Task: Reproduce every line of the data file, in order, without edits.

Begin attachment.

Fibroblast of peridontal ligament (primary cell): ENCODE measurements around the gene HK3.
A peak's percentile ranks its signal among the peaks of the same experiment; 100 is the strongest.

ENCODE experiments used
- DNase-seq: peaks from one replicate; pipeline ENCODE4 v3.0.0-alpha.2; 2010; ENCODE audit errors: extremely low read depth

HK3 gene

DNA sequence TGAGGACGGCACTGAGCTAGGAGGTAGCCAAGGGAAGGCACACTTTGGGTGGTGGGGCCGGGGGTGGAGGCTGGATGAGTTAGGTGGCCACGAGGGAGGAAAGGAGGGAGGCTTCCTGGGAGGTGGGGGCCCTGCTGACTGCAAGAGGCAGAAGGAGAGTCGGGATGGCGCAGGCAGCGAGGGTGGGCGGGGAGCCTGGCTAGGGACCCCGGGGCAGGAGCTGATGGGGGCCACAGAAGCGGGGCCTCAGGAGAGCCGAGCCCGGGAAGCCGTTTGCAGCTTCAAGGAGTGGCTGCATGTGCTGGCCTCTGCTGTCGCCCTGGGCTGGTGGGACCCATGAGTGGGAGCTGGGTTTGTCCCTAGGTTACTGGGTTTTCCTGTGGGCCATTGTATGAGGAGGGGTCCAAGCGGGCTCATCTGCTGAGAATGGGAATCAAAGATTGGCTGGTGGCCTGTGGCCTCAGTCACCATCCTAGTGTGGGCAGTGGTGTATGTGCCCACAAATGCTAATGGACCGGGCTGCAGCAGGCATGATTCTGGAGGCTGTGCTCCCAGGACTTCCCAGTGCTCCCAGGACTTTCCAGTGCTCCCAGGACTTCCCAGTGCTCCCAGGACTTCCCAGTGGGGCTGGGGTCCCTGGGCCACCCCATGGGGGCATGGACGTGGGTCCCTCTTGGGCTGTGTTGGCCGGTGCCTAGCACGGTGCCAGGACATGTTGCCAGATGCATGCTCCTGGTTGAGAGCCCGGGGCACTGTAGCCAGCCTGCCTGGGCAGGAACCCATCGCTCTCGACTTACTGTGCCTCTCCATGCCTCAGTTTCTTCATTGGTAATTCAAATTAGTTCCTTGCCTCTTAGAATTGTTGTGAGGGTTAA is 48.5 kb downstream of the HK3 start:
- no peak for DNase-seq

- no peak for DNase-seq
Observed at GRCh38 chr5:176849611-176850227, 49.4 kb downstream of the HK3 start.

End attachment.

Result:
Fibroblast of peridontal ligament (primary cell): ENCODE measurements around the gene HK3.
A peak's percentile ranks its signal among the peaks of the same experiment; 100 is the strongest.

ENCODE experiments used
- DNase-seq: peaks from one replicate; pipeline ENCODE4 v3.0.0-alpha.2; 2010; ENCODE audit errors: extremely low read depth

HK3 gene

DNA sequence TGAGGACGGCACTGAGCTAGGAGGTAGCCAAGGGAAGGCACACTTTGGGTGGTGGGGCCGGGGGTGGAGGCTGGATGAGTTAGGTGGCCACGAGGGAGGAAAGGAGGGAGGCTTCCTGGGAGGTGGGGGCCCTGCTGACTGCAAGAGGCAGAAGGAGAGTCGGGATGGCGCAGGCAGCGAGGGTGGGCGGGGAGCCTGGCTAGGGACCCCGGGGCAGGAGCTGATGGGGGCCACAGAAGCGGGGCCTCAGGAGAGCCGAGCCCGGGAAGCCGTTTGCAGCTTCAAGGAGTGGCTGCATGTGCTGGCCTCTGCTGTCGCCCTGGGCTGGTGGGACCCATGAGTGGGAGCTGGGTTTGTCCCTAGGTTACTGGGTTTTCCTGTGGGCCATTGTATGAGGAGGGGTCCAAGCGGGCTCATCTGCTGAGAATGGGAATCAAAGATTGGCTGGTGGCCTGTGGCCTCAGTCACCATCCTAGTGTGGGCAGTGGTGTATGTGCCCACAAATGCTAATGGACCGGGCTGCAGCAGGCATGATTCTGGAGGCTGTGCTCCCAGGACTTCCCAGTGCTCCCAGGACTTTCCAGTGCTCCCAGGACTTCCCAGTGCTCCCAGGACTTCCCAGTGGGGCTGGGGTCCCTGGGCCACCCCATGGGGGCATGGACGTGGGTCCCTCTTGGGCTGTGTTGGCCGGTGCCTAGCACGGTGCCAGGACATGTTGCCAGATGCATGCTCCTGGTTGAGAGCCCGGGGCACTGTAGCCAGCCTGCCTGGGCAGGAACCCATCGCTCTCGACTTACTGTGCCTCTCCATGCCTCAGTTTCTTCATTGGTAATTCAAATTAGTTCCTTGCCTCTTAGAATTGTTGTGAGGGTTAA is 48.5 kb downstream of the HK3 start:
- no peak for DNase-seq

- no peak for DNase-seq
Observed at GRCh38 chr5:176849611-176850227, 49.4 kb downstream of the HK3 start.